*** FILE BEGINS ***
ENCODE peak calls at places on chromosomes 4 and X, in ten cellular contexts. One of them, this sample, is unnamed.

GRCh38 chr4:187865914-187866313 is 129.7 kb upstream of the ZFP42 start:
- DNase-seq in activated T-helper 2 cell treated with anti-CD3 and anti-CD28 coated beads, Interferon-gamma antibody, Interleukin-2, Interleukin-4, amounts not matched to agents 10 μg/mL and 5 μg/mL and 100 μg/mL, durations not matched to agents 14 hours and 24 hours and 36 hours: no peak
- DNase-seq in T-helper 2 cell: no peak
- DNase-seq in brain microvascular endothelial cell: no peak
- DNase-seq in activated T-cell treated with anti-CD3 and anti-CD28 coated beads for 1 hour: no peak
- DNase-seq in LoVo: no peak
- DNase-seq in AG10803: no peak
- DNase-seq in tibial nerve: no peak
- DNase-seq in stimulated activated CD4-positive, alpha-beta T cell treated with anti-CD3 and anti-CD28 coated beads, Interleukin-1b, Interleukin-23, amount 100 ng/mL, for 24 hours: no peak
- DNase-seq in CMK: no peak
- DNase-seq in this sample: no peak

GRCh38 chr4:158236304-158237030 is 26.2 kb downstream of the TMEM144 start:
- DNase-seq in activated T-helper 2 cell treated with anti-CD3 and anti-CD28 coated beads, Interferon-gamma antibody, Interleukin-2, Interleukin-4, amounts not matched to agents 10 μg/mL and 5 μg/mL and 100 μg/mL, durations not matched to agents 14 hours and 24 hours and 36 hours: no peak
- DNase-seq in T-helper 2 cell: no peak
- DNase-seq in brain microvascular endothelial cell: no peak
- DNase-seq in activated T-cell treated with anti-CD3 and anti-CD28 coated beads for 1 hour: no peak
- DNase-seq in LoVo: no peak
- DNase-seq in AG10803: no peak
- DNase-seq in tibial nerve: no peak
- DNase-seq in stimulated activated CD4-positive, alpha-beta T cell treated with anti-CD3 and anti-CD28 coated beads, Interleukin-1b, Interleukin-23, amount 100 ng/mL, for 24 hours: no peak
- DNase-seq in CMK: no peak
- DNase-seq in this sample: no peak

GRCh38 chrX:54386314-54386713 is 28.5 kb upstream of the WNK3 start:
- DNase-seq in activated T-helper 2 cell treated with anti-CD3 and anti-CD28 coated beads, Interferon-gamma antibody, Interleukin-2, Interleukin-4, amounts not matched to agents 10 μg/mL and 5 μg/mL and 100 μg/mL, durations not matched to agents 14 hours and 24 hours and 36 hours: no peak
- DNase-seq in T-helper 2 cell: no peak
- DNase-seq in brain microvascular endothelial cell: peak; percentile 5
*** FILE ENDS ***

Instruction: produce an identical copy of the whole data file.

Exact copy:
ENCODE peak calls at places on chromosomes 4 and X, in ten cellular contexts. One of them, this sample, is unnamed.

GRCh38 chr4:187865914-187866313 is 129.7 kb upstream of the ZFP42 start:
- DNase-seq in activated T-helper 2 cell treated with anti-CD3 and anti-CD28 coated beads, Interferon-gamma antibody, Interleukin-2, Interleukin-4, amounts not matched to agents 10 μg/mL and 5 μg/mL and 100 μg/mL, durations not matched to agents 14 hours and 24 hours and 36 hours: no peak
- DNase-seq in T-helper 2 cell: no peak
- DNase-seq in brain microvascular endothelial cell: no peak
- DNase-seq in activated T-cell treated with anti-CD3 and anti-CD28 coated beads for 1 hour: no peak
- DNase-seq in LoVo: no peak
- DNase-seq in AG10803: no peak
- DNase-seq in tibial nerve: no peak
- DNase-seq in stimulated activated CD4-positive, alpha-beta T cell treated with anti-CD3 and anti-CD28 coated beads, Interleukin-1b, Interleukin-23, amount 100 ng/mL, for 24 hours: no peak
- DNase-seq in CMK: no peak
- DNase-seq in this sample: no peak

GRCh38 chr4:158236304-158237030 is 26.2 kb downstream of the TMEM144 start:
- DNase-seq in activated T-helper 2 cell treated with anti-CD3 and anti-CD28 coated beads, Interferon-gamma antibody, Interleukin-2, Interleukin-4, amounts not matched to agents 10 μg/mL and 5 μg/mL and 100 μg/mL, durations not matched to agents 14 hours and 24 hours and 36 hours: no peak
- DNase-seq in T-helper 2 cell: no peak
- DNase-seq in brain microvascular endothelial cell: no peak
- DNase-seq in activated T-cell treated with anti-CD3 and anti-CD28 coated beads for 1 hour: no peak
- DNase-seq in LoVo: no peak
- DNase-seq in AG10803: no peak
- DNase-seq in tibial nerve: no peak
- DNase-seq in stimulated activated CD4-positive, alpha-beta T cell treated with anti-CD3 and anti-CD28 coated beads, Interleukin-1b, Interleukin-23, amount 100 ng/mL, for 24 hours: no peak
- DNase-seq in CMK: no peak
- DNase-seq in this sample: no peak

GRCh38 chrX:54386314-54386713 is 28.5 kb upstream of the WNK3 start:
- DNase-seq in activated T-helper 2 cell treated with anti-CD3 and anti-CD28 coated beads, Interferon-gamma antibody, Interleukin-2, Interleukin-4, amounts not matched to agents 10 μg/mL and 5 μg/mL and 100 μg/mL, durations not matched to agents 14 hours and 24 hours and 36 hours: no peak
- DNase-seq in T-helper 2 cell: no peak
- DNase-seq in brain microvascular endothelial cell: peak; percentile 5